In Antioch the young Ignatius get acquainted with the person of Saint Peter and entered in his circle; later on Peter chose him as his successor before leaving the city.
Until this point the vicissitudes of Ignatius are not much different from the other disciples of Jesus of Nazareth of the second generation. But the course of history has indeed unique characters. In a year that many historians believe to be the 107, Emperor Trajan sentenced to death the old bishop with one of the more cruel form of torture: ad bestias, that is, to be tom to pieces by wild animals in the amphitheater. Ten guards have the task of going to the Syrian city, arrest the elderly bishop and transfer him to Rome , the chosen place for his public execution; a travel of weeks that would have practically crossed the Mediterranean.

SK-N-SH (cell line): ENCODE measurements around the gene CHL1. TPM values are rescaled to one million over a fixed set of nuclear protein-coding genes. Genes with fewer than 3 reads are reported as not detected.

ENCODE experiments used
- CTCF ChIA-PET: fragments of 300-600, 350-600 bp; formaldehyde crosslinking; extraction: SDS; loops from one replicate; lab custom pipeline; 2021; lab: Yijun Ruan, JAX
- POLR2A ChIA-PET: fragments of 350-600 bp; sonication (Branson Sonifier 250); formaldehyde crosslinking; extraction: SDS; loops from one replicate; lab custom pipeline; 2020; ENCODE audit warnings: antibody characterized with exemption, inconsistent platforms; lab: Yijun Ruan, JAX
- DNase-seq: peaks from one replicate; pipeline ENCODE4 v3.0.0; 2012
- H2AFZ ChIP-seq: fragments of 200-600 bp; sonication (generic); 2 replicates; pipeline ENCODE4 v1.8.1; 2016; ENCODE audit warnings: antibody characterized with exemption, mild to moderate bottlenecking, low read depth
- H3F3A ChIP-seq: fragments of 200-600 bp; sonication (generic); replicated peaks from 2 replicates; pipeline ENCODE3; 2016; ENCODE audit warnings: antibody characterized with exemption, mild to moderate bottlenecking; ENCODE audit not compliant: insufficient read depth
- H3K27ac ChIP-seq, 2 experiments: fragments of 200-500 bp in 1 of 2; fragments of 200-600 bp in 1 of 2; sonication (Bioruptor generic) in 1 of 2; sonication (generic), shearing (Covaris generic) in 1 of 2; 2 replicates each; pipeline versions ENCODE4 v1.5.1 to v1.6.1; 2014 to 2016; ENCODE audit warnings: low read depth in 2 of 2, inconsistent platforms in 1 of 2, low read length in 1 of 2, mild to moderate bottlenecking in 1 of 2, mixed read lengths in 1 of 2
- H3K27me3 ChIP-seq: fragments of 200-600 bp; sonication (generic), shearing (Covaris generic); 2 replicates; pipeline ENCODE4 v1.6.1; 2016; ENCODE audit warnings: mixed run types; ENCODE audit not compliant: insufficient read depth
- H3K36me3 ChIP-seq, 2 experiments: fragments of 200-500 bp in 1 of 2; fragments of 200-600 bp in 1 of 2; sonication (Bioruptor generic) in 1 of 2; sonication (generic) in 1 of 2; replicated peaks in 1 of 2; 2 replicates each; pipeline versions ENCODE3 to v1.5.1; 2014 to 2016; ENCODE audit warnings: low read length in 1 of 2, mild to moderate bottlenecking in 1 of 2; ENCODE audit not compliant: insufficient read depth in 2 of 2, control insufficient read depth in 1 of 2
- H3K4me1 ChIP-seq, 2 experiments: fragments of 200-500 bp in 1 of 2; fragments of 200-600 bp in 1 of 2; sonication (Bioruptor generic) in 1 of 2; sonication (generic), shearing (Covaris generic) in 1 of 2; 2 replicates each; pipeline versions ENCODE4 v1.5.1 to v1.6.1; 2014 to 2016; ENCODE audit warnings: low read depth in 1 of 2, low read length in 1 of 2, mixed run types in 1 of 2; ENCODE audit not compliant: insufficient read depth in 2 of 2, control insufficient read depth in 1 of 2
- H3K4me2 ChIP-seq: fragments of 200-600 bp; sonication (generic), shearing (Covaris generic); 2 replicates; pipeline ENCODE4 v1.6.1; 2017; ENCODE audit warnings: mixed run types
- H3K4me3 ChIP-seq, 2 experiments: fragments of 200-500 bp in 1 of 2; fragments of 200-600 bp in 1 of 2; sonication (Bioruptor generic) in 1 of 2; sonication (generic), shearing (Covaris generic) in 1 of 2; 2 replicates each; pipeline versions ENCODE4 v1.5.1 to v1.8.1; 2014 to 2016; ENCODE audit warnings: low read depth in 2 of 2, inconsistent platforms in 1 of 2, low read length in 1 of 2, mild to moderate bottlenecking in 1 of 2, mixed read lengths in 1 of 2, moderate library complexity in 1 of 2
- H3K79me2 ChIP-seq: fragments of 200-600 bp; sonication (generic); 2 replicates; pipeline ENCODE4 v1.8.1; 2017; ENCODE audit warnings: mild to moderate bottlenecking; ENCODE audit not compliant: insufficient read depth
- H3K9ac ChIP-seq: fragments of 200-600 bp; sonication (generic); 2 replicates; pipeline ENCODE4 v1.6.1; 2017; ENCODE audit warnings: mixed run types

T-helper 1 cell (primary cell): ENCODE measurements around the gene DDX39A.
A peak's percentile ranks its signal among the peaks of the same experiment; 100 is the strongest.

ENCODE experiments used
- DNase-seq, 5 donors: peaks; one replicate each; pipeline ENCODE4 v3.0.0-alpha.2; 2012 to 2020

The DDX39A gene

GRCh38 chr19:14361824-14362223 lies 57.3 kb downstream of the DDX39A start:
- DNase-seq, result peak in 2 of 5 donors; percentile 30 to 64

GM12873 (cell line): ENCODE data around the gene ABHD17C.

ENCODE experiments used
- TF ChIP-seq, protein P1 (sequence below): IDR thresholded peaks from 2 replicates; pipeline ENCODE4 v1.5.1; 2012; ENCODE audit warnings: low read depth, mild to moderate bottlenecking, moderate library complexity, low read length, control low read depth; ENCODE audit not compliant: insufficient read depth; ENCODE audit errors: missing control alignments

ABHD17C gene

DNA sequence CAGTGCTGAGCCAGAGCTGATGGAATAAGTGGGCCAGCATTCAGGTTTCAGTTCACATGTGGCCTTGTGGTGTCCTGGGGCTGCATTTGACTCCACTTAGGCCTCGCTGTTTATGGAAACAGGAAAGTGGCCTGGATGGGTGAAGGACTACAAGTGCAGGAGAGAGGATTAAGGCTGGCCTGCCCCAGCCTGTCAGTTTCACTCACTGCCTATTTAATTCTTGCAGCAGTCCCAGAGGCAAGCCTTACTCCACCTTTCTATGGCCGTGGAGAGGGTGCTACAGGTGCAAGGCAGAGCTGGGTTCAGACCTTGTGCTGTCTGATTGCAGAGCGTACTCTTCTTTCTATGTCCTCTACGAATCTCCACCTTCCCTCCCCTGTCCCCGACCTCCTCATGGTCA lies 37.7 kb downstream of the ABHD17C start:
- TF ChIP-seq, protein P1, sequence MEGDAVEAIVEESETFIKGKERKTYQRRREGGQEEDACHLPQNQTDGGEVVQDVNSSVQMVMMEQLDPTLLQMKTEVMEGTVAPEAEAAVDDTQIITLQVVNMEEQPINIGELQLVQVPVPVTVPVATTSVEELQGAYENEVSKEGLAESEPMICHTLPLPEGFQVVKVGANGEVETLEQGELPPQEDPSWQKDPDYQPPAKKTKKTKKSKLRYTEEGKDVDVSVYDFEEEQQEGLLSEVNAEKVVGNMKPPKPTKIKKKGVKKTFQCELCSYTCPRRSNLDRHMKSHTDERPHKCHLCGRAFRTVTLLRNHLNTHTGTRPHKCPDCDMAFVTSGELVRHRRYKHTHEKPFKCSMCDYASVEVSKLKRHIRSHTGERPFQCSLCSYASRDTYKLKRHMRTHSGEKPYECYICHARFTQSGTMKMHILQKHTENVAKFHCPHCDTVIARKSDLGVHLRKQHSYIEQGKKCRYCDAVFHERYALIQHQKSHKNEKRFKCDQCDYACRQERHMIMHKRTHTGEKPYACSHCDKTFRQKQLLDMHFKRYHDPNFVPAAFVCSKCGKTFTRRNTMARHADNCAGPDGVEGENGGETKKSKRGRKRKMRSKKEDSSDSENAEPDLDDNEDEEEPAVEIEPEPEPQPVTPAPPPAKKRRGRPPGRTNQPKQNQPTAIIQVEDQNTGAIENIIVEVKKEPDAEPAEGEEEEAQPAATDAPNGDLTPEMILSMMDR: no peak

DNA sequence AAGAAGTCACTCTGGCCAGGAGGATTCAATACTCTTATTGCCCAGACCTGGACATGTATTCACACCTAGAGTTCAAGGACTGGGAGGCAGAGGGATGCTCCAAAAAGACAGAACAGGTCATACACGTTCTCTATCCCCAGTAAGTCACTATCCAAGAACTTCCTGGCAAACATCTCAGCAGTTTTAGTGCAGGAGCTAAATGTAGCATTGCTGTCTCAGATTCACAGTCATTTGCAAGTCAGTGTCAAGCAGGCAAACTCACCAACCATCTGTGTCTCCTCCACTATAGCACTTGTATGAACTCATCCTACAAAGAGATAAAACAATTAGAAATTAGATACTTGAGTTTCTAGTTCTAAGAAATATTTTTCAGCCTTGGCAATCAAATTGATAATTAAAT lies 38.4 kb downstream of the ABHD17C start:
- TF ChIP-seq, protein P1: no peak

Bound to these soldiers whom he calls “leopards,” Ignatius leaves from Antioch and arrives to Smyrna , where he receives Bishop Polycarp. Here he writes three pastoral letters to the Churches of Ephesus, Magnesia, and Tralles, and delivers them in the hands of their respective bishops, Onesimus, Damas and Polybius who have come with a delegation of faithful to greet him. Then he writes to the Christians of Rome since some members of that Church, influential persons close to the circle of the Emperor, want to spare his life; but Ignatius stops them saying that it is not the case of exposing themselves to serious risks to save an old man, destined to die shortly. Moreover, he believes that his martyrdom is approaching in a very propitious moment, which will be an occasion to strengthen with his gesture the community of the Christians that lives in a confusion moment.